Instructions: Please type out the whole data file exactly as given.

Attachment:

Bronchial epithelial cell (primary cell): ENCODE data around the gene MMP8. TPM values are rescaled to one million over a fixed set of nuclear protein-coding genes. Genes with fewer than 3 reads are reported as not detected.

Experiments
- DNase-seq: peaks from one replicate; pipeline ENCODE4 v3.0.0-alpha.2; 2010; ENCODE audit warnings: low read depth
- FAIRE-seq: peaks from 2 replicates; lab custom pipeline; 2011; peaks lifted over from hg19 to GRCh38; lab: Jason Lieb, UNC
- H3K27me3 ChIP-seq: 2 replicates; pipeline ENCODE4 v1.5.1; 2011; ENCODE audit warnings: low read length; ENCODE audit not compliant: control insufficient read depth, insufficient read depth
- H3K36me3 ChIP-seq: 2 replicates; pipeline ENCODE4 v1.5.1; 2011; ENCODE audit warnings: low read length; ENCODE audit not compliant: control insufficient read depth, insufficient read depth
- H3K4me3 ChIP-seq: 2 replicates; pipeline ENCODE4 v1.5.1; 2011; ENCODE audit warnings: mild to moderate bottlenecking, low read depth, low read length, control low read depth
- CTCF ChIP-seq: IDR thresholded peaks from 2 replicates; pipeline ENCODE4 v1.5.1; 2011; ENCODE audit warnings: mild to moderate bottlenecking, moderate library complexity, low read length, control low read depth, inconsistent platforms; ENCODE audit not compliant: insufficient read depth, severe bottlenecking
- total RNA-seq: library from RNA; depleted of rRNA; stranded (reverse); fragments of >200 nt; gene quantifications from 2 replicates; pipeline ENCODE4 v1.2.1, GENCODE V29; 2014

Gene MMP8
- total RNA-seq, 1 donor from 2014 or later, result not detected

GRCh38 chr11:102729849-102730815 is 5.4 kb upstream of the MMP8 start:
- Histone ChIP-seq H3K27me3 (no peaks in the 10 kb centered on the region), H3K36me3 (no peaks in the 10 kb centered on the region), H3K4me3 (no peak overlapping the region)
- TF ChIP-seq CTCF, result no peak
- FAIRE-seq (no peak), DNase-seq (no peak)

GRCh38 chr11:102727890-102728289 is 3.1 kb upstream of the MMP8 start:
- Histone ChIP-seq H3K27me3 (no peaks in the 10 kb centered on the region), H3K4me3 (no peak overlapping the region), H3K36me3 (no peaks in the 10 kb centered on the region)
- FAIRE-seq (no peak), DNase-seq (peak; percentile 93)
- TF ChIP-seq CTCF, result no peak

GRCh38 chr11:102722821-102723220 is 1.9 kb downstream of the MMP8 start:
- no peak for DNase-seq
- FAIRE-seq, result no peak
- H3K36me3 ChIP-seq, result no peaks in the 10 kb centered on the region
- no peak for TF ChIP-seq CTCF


Bronchial epithelial cell (primary cell): ENCODE data around the gene MMP8. TPM values are rescaled to one million over a fixed set of nuclear protein-coding genes. Genes with fewer than 3 reads are reported as not detected.

Experiments
- DNase-seq: peaks from one replicate; pipeline ENCODE4 v3.0.0-alpha.2; 2010; ENCODE audit warnings: low read depth
- FAIRE-seq: peaks from 2 replicates; lab custom pipeline; 2011; peaks lifted over from hg19 to GRCh38; lab: Jason Lieb, UNC
- H3K27me3 ChIP-seq: 2 replicates; pipeline ENCODE4 v1.5.1; 2011; ENCODE audit warnings: low read length; ENCODE audit not compliant: control insufficient read depth, insufficient read depth
- H3K36me3 ChIP-seq: 2 replicates; pipeline ENCODE4 v1.5.1; 2011; ENCODE audit warnings: low read length; ENCODE audit not compliant: control insufficient read depth, insufficient read depth
- H3K4me3 ChIP-seq: 2 replicates; pipeline ENCODE4 v1.5.1; 2011; ENCODE audit warnings: mild to moderate bottlenecking, low read depth, low read length, control low read depth
- CTCF ChIP-seq: IDR thresholded peaks from 2 replicates; pipeline ENCODE4 v1.5.1; 2011; ENCODE audit warnings: mild to moderate bottlenecking, moderate library complexity, low read length, control low read depth, inconsistent platforms; ENCODE audit not compliant: insufficient read depth, severe bottlenecking
- total RNA-seq: library from RNA; depleted of rRNA; stranded (reverse); fragments of >200 nt; gene quantifications from 2 replicates; pipeline ENCODE4 v1.2.1, GENCODE V29; 2014

Gene MMP8
- total RNA-seq, 1 donor from 2014 or later, result not detected

GRCh38 chr11:102729849-102730815 is 5.4 kb upstream of the MMP8 start:
- Histone ChIP-seq H3K27me3 (no peaks in the 10 kb centered on the region), H3K36me3 (no peaks in the 10 kb centered on the region), H3K4me3 (no peak overlapping the region)
- TF ChIP-seq CTCF, result no peak
- FAIRE-seq (no peak), DNase-seq (no peak)

GRCh38 chr11:102727890-102728289 is 3.1 kb upstream of the MMP8 start:
- Histone ChIP-seq H3K27me3 (no peaks in the 10 kb centered on the region), H3K4me3 (no peak overlapping the region), H3K36me3 (no peaks in the 10 kb centered on the region)
- FAIRE-seq (no peak), DNase-seq (peak; percentile 93)
- TF ChIP-seq CTCF, result no peak

GRCh38 chr11:102722821-102723220 is 1.9 kb downstream of the MMP8 start:
- no peak for DNase-seq
- FAIRE-seq, result no peak
- H3K36me3 ChIP-seq, result no peaks in the 10 kb centered on the region
- no peak for TF ChIP-seq CTCF